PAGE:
• Misstopia — Simon Stephenson's word for a world where everything has missed its intended mark due to human error

    Simon Stephenson, author of the new novel, Set My Heart To Five, wrote the following exclusive essay for Boing Boing. — MF

    Welcome To The Misstopia

    When I moved to Los Angeles in 2013, there were no mosquitoes here. Maybe it was not a wonder on the scale of the Pacific Ocean as seen from Malibu's Point Dume, or even just the outlandishly-sized produce in my local grocery store, but it was one more way in which the Golden State lived up to its name.

    One recent evening – before the smoke from the fires rendered even venturing outside dangerous – I lit my citronella candles, doused myself with DEET, and sat outside to enjoy a socially-distanced video conference with friends.  Even with these precautions, I found myself reaching down and slapping at the black-and-white striped mosquitoes that harangued my ankles.  They were aedes aegyptii the Special Forces of the mosquito world: capable of operating in daylight, able to carry advanced biological weapons such as West Nile Virus and Dengue Fever, and unafraid of conventional countermeasures.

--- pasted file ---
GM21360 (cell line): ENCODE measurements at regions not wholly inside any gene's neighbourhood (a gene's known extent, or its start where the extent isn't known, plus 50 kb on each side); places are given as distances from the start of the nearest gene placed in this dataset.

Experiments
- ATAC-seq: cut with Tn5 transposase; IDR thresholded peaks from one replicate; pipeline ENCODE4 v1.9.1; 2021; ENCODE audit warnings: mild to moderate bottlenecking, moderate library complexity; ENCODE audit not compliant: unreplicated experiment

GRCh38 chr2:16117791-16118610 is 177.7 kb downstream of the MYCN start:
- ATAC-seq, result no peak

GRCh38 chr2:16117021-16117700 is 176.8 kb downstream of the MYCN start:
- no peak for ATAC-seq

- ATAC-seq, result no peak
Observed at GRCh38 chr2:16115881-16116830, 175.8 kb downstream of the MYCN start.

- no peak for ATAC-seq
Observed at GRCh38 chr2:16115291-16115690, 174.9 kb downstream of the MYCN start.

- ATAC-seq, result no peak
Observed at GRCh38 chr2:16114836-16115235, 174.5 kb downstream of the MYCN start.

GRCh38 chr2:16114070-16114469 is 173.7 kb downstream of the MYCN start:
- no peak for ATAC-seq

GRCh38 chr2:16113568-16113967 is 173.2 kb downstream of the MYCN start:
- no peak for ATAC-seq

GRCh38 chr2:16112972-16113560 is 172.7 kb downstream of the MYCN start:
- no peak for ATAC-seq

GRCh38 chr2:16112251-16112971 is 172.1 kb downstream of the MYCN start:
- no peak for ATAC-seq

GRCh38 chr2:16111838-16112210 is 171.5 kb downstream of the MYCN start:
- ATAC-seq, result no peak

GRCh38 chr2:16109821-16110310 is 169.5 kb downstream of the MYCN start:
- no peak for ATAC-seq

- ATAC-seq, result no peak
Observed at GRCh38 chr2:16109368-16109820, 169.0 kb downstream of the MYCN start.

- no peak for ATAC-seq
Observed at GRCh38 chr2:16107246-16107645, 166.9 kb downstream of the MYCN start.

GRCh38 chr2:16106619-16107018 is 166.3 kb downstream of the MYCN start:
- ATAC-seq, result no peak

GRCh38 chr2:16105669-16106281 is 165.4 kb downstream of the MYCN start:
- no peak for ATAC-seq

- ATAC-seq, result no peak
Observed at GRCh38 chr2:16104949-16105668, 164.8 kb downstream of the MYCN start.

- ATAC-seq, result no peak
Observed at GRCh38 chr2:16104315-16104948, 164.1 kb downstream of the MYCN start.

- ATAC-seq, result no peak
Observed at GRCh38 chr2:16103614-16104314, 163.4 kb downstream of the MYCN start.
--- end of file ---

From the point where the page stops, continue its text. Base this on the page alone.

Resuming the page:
At some point in a discussion fragmented by the invasive mosquitoes and our pandemic-sickened internet connections, conversation turned to the fires that had already begun burning up the west coast.  Somebody asked about my recent novel, in which I had written about a 2054 in which some Californians:

    '…had all become so oblivious to fire that they now simply wore respirators as they went about their daily business'.